Juno design mise en scene

We plan to film in Admirals Park. We were thinking about other parks but we decided that this one was ideal as it is quite big and picturesque but also close to a bus stop which is another part of our setting. Our costume is also quite simple as well as there is only one character on one day so we only require one costume. Whereas Zabel, the other personality, will be wearing the same suit but messy to represent his evil character.

Juno design mise en scene

It specializes in US distribution of independent and British films, alongside dramedy and horror as well as nonEnglish-language films, and is sometimes also involved in the financing of these films.

Juno design mise en scene

The target audience for Juno appears to be teenagers of both genders over the age of 15 as the films rating is a You can tell that this is the audience for the film due to the main character being a teenager herself and the storyline following her life and the events she is being put through.

It highlights the struggles of hormonal changes in modern teens. Audience and Genre The opening shot of the title sequence immediately transforms the format of the film from real life footage into an animation using a tracking shot to follow the path of the main character.

This gives the sequence an informal quality and fits in nicely with the genres of the film Comedy Drama Romance. As soon as the tree enters, left of screen, the sequence moves straight into the animation.

The editing here is slick and represents an easy going tone for the character. Fitting in with my research into conventions of title sequences, the first credit to appear is the name of the studio who created the film.

The tracking then stops at this point and turns into an establishing shot to allow the audience time to read the studio name which in this case has been nicely highlighted in an informal, sketchy yellow font- like a comic book title. The use of font here gives the impression of a self drawn animation- again in fitting with the genre of the film.

The titles in the opening to Juno are quite childlike and similar to the comic book theme; still making links between the main character Juno and the film.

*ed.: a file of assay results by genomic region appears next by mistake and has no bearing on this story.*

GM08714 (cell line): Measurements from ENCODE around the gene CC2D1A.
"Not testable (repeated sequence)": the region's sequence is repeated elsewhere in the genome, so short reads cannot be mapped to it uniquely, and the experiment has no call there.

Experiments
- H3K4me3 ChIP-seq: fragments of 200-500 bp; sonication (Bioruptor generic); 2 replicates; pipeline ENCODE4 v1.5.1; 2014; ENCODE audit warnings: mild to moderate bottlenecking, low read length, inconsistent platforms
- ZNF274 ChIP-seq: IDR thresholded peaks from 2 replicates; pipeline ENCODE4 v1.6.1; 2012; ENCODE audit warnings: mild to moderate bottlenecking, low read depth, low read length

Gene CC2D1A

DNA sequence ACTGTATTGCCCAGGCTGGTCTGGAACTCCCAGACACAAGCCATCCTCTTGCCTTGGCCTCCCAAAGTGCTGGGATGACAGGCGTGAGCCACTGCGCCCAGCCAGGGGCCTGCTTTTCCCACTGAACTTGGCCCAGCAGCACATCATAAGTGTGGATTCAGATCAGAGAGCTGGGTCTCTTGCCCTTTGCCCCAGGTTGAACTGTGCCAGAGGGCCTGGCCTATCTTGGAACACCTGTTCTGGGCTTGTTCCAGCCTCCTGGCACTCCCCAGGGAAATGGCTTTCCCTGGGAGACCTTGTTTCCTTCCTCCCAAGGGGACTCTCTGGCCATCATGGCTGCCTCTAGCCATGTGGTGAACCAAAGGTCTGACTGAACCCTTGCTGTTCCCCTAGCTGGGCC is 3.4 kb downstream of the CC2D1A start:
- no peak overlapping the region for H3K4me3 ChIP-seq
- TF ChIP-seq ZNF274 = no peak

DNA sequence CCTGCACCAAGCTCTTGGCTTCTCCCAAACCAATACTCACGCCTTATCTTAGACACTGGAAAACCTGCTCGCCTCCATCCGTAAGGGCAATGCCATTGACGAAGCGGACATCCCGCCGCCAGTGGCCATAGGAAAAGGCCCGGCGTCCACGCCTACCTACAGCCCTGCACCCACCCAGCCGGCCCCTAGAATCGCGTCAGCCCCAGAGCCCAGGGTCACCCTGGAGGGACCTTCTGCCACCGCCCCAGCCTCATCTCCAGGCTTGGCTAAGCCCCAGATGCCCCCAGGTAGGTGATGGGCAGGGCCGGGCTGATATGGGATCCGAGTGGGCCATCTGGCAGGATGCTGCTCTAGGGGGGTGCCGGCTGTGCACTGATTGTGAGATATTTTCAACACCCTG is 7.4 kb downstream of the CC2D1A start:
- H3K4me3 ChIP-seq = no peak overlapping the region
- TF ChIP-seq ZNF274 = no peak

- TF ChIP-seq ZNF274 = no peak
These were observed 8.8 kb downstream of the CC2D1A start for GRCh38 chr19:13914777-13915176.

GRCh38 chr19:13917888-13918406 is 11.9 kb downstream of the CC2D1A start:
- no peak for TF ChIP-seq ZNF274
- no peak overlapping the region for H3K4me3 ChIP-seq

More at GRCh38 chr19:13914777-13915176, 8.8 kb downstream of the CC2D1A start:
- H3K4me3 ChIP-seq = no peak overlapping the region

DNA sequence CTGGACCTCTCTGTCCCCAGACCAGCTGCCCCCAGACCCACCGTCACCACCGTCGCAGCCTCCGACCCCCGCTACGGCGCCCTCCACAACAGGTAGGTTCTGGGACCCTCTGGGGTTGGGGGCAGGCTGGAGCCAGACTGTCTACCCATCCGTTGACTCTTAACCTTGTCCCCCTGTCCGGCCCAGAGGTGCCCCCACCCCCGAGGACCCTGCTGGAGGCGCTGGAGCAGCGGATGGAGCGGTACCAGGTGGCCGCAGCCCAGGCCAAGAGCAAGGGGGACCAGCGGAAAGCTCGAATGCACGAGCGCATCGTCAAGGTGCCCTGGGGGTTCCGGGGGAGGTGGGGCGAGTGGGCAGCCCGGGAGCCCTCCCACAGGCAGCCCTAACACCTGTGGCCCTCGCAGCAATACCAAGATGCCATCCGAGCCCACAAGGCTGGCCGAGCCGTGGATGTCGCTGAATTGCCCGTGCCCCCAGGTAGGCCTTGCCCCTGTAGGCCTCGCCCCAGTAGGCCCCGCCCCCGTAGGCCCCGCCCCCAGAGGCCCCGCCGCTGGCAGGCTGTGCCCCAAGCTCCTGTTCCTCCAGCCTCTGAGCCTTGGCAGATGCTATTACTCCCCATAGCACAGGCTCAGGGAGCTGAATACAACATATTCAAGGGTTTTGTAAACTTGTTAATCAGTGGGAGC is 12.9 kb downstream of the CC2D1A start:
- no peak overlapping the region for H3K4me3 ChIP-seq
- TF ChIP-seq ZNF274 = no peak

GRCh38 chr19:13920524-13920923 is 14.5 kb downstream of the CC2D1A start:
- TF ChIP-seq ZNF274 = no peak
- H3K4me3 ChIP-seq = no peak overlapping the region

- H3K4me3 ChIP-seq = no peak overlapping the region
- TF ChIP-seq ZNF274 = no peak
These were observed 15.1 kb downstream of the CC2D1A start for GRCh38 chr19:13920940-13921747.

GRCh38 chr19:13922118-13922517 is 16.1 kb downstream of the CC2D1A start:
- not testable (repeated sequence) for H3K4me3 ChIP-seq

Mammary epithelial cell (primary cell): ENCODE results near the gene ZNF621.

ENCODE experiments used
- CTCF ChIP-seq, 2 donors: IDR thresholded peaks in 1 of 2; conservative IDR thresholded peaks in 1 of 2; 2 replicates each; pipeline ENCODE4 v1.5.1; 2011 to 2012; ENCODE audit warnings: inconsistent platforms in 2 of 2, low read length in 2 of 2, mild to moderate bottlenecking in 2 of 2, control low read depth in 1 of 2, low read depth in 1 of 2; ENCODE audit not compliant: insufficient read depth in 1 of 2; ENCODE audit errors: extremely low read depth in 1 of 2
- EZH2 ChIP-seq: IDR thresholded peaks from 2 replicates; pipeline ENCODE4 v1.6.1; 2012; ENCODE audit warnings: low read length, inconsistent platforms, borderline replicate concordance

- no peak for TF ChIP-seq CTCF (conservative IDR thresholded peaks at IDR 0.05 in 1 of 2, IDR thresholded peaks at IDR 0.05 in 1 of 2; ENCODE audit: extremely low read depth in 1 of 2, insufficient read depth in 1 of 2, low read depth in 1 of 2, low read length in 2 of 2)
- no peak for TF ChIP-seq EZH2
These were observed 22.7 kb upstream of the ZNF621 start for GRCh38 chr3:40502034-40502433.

The titles themselves are of a large size and are made to look three dimensional. They also link into the season that the sequence is set in as they seem to be moving in the wind, like the leaves after they fall from a tree. In one shot it appears that the title has been placed on a fence, this connotes the indecisive nature of the character Juno that much like the title she is stuck in making a decision.

As the titles throughout the sequence are so childlike and arty, it enforces how Juno still has her inner child but is becoming more aware of it as the possibility of her bringing a child into the world becomes more like reality than a daydream.

Overall titles The order of the credits in Juno is in keeping with my research into title sequence credit orders. The Title is bolder and larger than the rest of the credits, so to highlight its importance. When creating the main title the designer drew out the word four times each in a different colour design.

She then looped the words so that when the title is played the words flash, giving the overall credit a sketchy feel. The star of the film Ellen Page and her co-actor Michael Cera are the first two actors to be credited within the sequence.

I feel that this is the most effective way to order the actors as its ranks them in importance of role in the film. All the houses surrounding hers are extremely similar with the white panelling and mail boxes out in the front garden.

This connotes that the character of Juno herself is still a child growing up in her house. But because she is outside and on the front garden, it appears to be as if the house is representing her inner child and she is taking a look at herself and seeing how she needs to grow up.

There is slight use of exposition as before she begins to walk down the path you see leaves falling off a tree which informs us that the time of year is around November. This plays a vital part to the film because it allows us to see how we are about to embark on a long journey with Juno and perhaps see how she is about to grow up.

This tells us that the main story for Juno is following her on a journey she is going to take.

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Mise-en-Scene The costume that the character Juno wears in the opening sequence appears to be quite unisex. The clothes are quite baggy and unflattering which could represent her laid back personality.

The matching of the backing track music with a prominent use of harmonica, gives the effect of an upbeat, humble tone which feels evocative of country and western style music. What is she doing? It is almost like a cliff-hanger before the film has begun.One of the ways that you are assessed is your use of mise-en-scene, for which props are an essential item.

Props should be carefully chosen to reflect the artist and the genre for . Americans have lost limbs on the battlefield. I don’t think this is a good strategy to grow our economy. the radio show has brought us broadcasting legends and the modern newscast. Lot n° / Trottinette Electrique TAAGWAY-Trottinette électrique pliable en aluminium, couleur noir.

Moteur de W, alimenté par batterie LG pour une vitesse maxi de 25 km/h. Note: Citations are based on reference standards.

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Home of Warner Bros. Movies, TV Shows and Video Games including Harry Potter, DC Comics and more! Barsam covers all the requisite formal elements (narrative, cinematography, mise-en-scene, acting, editing, etc.), usually devoting a chapter to each topic--as do almost all film books of this type.

But Barsam's book is better organized than most.

Looking at Movies. (Book, ) [rutadeltambor.com]